Anger, jitters in Mideast
BAGHDAD---Authorities in Iraq
say a series of bombings and
shootings have killed five people,
including a television journal-
ist.Police say the deadliest attack
happened last night when a bomb
exploded near an outdoor market
in Baghdad's northern district of
Shaab, killing two people and
Police say a bomb blast in
downtown Baghdad killed one
person. They also say gunmen
carrying pistols fitted with
silencers stormed a small restau-
rant and killed the owner.
In the northern city of Mosul,
police say gunmen killed Alaa
Idwar, a cameraman working for
a local TV station, as he as he
walked near his house.
Medical officials confirmed the
causality figures. All officials
spoke on condition of anonymity
because they were not authorised
to talk to journalists. (AP)
Journalist killed in Iraq suicide bomb attack
LOS ANGELES---Dennis Rodman is
on at all. He's been named GQ mag-
azine's number one least influential
celebrity of 2013.
The 52-year-old former basketball
player who has visited Kim Jong Un in
North Korea was the top pick in the
magazine's third annual list of the least
influential celebrities, which also
includes twerking pop star Miley Cyrus,
President Barack Obama and celebrity
chef Paula Deen.
GQ called Rodman a "Q-list celebrity
willing to commit borderline treason
just to hang out with a dictator who
himself aspires to be a Q-list celebri-
Rodman says he is preparing to return
to North Korea late next month for an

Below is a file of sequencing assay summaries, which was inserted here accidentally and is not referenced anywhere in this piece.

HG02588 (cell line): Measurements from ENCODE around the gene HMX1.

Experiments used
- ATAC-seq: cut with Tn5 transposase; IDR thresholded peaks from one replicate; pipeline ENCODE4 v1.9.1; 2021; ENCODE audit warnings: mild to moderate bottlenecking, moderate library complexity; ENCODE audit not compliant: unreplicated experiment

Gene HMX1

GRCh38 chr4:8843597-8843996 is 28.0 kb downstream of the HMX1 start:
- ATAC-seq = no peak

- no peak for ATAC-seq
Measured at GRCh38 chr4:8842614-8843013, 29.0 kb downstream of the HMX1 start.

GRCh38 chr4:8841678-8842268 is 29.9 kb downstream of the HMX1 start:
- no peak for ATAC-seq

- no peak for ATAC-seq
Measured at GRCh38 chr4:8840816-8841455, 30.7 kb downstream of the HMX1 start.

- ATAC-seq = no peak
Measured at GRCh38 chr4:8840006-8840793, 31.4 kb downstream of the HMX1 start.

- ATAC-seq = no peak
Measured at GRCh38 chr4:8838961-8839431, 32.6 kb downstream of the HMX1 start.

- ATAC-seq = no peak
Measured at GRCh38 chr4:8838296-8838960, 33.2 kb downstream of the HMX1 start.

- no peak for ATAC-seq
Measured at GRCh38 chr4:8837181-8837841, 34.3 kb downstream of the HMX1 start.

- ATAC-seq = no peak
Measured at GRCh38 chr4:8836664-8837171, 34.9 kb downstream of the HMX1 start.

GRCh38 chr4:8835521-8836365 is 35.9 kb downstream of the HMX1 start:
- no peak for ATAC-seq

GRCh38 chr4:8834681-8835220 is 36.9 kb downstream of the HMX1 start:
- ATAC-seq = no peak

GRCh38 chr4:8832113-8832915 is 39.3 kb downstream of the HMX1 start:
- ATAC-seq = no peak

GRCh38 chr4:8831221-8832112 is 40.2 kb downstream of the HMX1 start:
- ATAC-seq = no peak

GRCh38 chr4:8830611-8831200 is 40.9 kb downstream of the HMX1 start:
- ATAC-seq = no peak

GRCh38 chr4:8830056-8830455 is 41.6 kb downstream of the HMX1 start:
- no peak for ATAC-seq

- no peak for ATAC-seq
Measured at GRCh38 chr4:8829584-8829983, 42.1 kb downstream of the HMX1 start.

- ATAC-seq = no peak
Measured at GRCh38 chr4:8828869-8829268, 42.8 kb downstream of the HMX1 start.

exhibition basketball tour.
Obama came in at number 17 because
"nothing gets done."
Other celebrities deemed non-influ-
ential include Justin Bieber, Lady Gaga,
Ryan Reynolds and Will Smith.
Obama, Cyrus among GQ's least influential
TOKYO---The daughter of President John F
Kennedy said that his spirit lives on even
though his life was cut short.
Caroline Kennedy, who is the new US ambas-
sador to Japan, said in an interview published
in Japan's Yomiuri newspaper yesterday that
people often tell her they were inspired by her
father. That's a reminder that we all have a duty
to work together for a better world, she was
quoted as saying.
The remarks were her first public comments
about Friday's 50th anniversary of her father's
assassination. She noted his legacies include the
Peace Corps and the US Agency for International
Development, which is providing humanitarian
aid to the Philippines after Typhoon Haiyan.
She also said her father inspired his generation
of Americans to serve their country and work
for justice and peace, adding that many young
people today feel politics bears no relationship
Kennedy, who arrived in Tokyo nine days ago,
also talked to Japan's largest newspaper about
ongoing challenges in US-Japan relations. She
hopes that "substantive progress is made in the
near future" in moving forward with a long-
delayed plan to relocate a US Marine Corps base
from one part of Okinawa to another.
Her father, whose torpedo boat was sunk by
a Japanese destroyer in World War II, wanted
to strengthen America's relations with its former
enemy, she told the Yomiuri. Others have realised
this plan in the years since his death, she said,
and she wants to be part of the next chapter.
On nuclear weapons, an important subject
for Japan, she said her father considered the
Limited Nuclear Test Ban Treaty to be his biggest
success, and that she is proud to work for a
president whose aim is to eliminate this frightful
weapon from the world. (AP)
spirit lives on
Civilians leave their damaged home damaged in Tuz Khormato, Iraq, yesterday. Scores of people
were killed and property damaged in suicide bomb attacks over the weekend. AP PHOTO